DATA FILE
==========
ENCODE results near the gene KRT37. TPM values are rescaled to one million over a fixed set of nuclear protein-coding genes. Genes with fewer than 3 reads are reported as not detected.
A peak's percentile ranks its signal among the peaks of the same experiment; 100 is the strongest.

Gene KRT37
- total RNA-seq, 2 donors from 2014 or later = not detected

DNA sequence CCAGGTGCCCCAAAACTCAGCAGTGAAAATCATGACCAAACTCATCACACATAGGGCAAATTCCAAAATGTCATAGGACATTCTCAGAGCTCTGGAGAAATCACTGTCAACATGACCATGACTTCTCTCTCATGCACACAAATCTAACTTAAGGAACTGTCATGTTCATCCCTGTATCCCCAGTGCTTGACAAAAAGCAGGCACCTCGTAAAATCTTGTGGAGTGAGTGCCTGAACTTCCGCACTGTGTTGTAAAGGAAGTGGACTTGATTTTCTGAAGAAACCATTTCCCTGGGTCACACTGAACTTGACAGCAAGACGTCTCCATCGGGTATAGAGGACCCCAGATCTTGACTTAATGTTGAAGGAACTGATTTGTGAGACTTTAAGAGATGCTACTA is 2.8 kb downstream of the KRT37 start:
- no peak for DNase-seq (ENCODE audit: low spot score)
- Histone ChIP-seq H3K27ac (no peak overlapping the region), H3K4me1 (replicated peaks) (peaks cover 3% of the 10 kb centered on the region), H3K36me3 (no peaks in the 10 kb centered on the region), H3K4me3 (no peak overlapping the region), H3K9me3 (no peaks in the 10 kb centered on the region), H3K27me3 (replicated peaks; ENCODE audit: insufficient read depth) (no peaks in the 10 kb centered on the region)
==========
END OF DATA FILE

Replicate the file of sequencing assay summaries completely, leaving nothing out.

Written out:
ENCODE results near the gene KRT37. TPM values are rescaled to one million over a fixed set of nuclear protein-coding genes. Genes with fewer than 3 reads are reported as not detected.
A peak's percentile ranks its signal among the peaks of the same experiment; 100 is the strongest.

Gene KRT37
- total RNA-seq, 2 donors from 2014 or later = not detected

DNA sequence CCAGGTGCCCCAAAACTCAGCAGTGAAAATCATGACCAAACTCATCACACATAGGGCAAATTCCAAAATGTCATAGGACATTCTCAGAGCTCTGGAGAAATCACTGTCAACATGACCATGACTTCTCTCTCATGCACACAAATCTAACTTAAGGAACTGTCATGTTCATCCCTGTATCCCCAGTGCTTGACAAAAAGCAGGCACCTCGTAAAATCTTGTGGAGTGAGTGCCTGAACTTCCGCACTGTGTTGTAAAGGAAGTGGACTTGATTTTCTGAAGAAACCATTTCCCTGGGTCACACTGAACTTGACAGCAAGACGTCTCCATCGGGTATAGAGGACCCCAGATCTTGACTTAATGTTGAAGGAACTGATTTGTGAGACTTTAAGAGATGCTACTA is 2.8 kb downstream of the KRT37 start:
- no peak for DNase-seq (ENCODE audit: low spot score)
- Histone ChIP-seq H3K27ac (no peak overlapping the region), H3K4me1 (replicated peaks) (peaks cover 3% of the 10 kb centered on the region), H3K36me3 (no peaks in the 10 kb centered on the region), H3K4me3 (no peak overlapping the region), H3K9me3 (no peaks in the 10 kb centered on the region), H3K27me3 (replicated peaks; ENCODE audit: insufficient read depth) (no peaks in the 10 kb centered on the region)